“In poverty as well as in other misfortunes, people suppose that friends are their only refuge. And friendship is a help to the young, in saving them from error, just as it is also to the old, with a view to the care they require and their diminished capacity for action stemming from their weakness; it is a help also to those in their prime in performing noble actions, for ‘two going together’ are better able to think and to act.”—Aristotle.
A few months ago, together with a group of friends, we talked about the value of friendships. Though it escalated into a two-hour argument with lots of differing views, it was a positive discussion that left me with much contemplation.
On one side of the argument, the rationalists argued that all friendships and relationships were transactional, no matter how close they became.
On the other side, the romantics explained that good friendships were much more than transactions.
The rationalists believed that we must expect something in return for everything we give. So, we become friends with parents who have their children in the same class, swim meets and parties as ours.
And we lose those friendships as soon as our kids no longer have anything in common. The reasoning is cold but logical.
The romantics believed that friendships develop because of feelings. And when they do have them, they are happy to give unconditionally and receive nothing in return.
“Why are we still friends today when our kids are no longer in the same city, let alone the same school,” one of the romantics asked the rationalists. “And what am I getting from you now apart from having to listen to your insecurities?” Everyone laughed.
I left contemplating the actual value of friendships. From numerous scientific research, we know the benefits of having deep connections.
For example, psychiatrist Robert Waldinger, the director of an 81-year-old study on adult development, states in his famous TED talk that people with healthy relationships live much happier and longer lives.
The study focuses on having fewer but deeper longstanding relationships.
The next day, I came across Aristotle’s ethical masterpiece, The Nicomachean Ethics, written almost 2000 years ago. Aristotle believed that the good life needs virtue, internal good and good friendships.
Aristotle states that there are three kinds of friendships based on a ladder from the lowest to the highest:
Friendship of utility
Here two people are not in it because they have feelings for each other. Instead, each party knows they will receive a benefit in exchange.
Usually, it ends when the benefits or situation changes, and each then moves in a different direction. That was the transactional friendship that the rationalists were putting forward.
In my business life, I’ve had many of these. For three years, I became friends with a supplier. We spoke regularly, dined and spent much time together when travelling to Europe and China. However, as our business ended, so did our friendship. Now we barely keep in touch.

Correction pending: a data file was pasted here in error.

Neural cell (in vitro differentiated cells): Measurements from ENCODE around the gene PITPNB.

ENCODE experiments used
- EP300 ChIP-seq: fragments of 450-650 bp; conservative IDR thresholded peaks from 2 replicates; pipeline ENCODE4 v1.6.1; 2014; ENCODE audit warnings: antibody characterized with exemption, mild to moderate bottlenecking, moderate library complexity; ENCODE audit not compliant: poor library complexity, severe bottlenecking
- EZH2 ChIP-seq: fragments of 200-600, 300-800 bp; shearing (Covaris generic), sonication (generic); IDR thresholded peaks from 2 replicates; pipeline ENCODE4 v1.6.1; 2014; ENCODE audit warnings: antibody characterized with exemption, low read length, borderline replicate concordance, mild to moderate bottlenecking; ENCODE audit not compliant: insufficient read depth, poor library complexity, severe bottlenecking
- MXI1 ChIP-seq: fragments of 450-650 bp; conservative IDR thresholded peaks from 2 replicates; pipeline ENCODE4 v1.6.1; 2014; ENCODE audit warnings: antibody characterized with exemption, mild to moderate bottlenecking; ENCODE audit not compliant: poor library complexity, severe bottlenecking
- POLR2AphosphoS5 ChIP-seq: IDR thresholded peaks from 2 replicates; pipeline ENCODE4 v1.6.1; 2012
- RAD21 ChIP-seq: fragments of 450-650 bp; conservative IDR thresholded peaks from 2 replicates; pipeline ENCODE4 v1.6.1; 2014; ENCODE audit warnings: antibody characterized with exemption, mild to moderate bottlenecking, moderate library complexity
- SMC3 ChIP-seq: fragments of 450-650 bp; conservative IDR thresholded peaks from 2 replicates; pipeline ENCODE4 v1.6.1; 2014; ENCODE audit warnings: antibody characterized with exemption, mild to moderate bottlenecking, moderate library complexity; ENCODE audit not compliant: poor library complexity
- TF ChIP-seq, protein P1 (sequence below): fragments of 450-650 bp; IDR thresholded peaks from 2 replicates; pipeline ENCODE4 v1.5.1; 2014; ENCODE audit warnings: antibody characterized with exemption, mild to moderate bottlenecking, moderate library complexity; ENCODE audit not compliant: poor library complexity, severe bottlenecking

Friendship of pleasure
Though this is more common with younger people, it can occur in other stages of our lives. Here the friendship is short-lived but emotional.
This is mainly seen during school and college, but sometimes when we have a shared interest with someone that lasts only briefly. For example, when joining a summer camp, a writing retreat or playing on the same sports team.
When I spent a few weeks in San Diego getting certified as a business coach, I spent every day together with two guys.
We laughed and had a good time during those few weeks, but the friendship faded as I got back home, and my life took over. Now we barely keep in touch and it’s mainly on social media.
This is also known as the friendship of the good. Aristotle noted that it’s the best form of friendship, as it’s based on the virtues and values we respect in each other, instead of it being only transactional or pleasurable.
Here, we like them for themselves with no thought of any benefit whatsoever. These friendships are where we find that the other pushes us to become a better version of ourselves without any envy while we do so likewise.
These are the long-lasting friendships which can only be had when each one is virtuous in the first place. But unfortunately, they are harder to find and need much time and investment to blossom.
Today, I feel I have a few true friendships. Over the years, they have helped me become better in many ways.
Through their words and actions, they always leave me thinking about how I could be a better person.
And I have done the same towards them. But significantly, we have invested time and effort for our friendship to grow.
When I think of all my friends, it’s hard not to put them in these three above buckets. However, it’s also possible to have friends from the lower utility rank to grow into true friends. Or maybe we met pleasurable ones at a writing retreat or sporting event but we then tried to deepen it, and it worked.
In a world where deep friendships are rare, and we seem to be side-tracked by social media and the shallow friends we make there, it is crucial to lament and absorb the deep wisdom of Aristotle’s definition of true friendships.
Going back to our argument that night, it’s true that we can have transactional friends, and there is some benefit to it.
But just like a Big Mac can satiate hunger for only a few hours but doesn’t leave us nutritionally complete, shallow friendships do nothing to nourish the soul.
Instead, we must seek the deep good ones that can help us grow and navigate the vicissitudes of life.
The writer is a motivational speaker/CEO, KIMO Home. E-mail: email@example.com